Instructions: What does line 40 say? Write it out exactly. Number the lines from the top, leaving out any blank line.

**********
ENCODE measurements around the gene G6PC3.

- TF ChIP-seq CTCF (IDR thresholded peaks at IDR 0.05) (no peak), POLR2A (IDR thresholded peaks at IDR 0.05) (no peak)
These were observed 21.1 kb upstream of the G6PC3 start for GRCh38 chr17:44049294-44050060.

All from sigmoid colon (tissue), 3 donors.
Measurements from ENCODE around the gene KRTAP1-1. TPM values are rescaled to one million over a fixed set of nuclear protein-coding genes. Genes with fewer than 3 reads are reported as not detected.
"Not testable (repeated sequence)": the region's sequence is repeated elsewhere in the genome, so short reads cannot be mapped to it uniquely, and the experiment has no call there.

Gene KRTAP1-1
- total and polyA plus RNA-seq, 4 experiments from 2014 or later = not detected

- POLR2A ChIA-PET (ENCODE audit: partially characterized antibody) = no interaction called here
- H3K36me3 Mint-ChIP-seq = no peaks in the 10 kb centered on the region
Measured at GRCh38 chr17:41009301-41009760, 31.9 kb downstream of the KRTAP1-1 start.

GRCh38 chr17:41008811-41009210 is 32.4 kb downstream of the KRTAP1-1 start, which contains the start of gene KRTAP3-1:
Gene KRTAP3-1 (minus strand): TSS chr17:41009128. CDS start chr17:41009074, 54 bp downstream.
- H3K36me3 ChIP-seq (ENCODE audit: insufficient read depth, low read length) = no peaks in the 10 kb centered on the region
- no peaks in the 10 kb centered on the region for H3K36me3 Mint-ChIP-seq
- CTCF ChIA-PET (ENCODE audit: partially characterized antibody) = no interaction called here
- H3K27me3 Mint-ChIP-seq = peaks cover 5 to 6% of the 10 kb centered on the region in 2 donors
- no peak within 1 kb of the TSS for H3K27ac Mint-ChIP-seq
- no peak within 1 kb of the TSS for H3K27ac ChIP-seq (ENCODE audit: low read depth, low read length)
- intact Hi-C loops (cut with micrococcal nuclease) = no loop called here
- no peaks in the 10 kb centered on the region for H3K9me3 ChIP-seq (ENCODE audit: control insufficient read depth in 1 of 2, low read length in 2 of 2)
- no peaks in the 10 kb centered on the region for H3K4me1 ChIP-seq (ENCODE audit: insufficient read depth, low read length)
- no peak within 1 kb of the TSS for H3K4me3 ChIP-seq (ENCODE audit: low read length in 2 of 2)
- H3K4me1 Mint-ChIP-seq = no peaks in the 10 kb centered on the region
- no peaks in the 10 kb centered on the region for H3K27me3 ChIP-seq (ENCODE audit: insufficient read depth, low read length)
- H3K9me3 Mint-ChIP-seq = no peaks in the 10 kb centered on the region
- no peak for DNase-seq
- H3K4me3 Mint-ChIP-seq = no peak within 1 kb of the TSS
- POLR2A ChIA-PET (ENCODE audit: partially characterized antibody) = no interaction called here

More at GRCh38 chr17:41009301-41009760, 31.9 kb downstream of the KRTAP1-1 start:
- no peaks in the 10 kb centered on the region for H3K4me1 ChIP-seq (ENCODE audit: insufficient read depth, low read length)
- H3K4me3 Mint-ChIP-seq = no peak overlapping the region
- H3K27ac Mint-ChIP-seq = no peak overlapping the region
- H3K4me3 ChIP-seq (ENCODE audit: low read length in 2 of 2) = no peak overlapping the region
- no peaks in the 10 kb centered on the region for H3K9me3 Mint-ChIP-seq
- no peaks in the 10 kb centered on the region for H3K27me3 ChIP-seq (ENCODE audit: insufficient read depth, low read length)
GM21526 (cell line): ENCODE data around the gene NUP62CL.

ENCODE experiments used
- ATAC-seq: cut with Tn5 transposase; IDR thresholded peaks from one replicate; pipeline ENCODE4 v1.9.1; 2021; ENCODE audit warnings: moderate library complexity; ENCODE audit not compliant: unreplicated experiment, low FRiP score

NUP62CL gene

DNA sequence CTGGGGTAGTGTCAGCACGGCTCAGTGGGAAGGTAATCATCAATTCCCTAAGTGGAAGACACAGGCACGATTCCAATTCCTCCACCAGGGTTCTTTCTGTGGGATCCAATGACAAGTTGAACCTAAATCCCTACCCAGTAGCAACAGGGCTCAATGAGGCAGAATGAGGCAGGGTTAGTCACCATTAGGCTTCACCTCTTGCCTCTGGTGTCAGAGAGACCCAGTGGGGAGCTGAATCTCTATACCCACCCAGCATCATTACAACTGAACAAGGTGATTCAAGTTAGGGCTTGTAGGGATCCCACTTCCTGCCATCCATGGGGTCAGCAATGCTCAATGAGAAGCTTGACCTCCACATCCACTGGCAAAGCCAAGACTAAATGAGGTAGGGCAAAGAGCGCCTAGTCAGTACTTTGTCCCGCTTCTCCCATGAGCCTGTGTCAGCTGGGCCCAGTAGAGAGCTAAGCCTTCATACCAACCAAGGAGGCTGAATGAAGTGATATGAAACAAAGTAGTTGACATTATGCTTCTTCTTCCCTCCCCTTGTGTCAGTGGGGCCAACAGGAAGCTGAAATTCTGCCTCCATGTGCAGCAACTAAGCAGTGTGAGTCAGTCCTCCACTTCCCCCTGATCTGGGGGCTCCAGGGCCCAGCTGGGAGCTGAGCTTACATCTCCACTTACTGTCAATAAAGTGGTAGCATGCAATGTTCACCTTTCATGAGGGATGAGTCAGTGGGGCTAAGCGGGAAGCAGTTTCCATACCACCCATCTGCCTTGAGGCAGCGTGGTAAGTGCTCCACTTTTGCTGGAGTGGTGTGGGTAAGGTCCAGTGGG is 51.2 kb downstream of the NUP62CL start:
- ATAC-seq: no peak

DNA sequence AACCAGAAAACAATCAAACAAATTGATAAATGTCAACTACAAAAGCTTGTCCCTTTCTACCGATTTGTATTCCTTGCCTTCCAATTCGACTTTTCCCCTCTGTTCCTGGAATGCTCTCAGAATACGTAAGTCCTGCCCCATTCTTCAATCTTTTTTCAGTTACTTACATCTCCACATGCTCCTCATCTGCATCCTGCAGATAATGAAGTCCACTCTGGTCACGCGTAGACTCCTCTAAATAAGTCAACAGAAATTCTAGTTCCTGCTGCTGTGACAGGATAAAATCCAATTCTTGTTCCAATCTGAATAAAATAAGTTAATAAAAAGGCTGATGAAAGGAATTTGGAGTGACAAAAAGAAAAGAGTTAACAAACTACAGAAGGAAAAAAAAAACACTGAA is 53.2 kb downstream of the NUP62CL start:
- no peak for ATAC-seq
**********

NUP62CL gene